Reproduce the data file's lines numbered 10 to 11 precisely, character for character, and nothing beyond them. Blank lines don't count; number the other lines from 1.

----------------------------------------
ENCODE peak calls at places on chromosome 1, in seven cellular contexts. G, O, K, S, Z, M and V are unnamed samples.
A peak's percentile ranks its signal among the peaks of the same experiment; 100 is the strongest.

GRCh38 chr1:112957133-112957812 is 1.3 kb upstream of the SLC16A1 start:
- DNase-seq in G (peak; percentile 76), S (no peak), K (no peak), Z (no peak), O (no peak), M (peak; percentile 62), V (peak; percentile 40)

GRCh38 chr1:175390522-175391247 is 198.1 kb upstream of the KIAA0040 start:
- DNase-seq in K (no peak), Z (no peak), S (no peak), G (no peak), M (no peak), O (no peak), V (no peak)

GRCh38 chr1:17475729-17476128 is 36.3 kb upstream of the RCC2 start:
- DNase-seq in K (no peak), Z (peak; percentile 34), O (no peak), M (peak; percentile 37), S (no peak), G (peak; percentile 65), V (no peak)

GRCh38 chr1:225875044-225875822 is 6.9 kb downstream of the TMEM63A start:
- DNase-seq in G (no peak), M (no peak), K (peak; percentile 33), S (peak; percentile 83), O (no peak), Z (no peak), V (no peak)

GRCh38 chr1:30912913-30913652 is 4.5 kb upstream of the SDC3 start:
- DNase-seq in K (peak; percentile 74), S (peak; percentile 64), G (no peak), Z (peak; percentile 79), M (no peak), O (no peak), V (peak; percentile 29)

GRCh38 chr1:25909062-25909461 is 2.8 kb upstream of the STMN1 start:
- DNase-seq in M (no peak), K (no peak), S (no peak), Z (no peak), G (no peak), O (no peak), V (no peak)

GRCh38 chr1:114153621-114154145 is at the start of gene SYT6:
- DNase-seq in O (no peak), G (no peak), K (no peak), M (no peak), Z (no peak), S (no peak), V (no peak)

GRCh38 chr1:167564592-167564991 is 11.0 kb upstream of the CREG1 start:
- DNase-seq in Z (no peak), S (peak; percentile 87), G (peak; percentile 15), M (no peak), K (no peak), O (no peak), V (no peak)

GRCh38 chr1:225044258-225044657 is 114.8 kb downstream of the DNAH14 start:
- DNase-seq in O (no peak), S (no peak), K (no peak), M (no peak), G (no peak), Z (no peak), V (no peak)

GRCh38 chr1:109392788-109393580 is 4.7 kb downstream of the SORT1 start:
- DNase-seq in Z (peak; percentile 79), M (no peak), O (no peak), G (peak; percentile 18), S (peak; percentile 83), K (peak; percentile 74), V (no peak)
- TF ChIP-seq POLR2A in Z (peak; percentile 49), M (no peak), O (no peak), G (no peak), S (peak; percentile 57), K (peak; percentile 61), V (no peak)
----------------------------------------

- DNase-seq in G (no peak), M (no peak), K (peak; percentile 33), S (peak; percentile 83), O (no peak), Z (no peak), V (no peak)

GRCh38 chr1:30912913-30913652 is 4.5 kb upstream of the SDC3 start: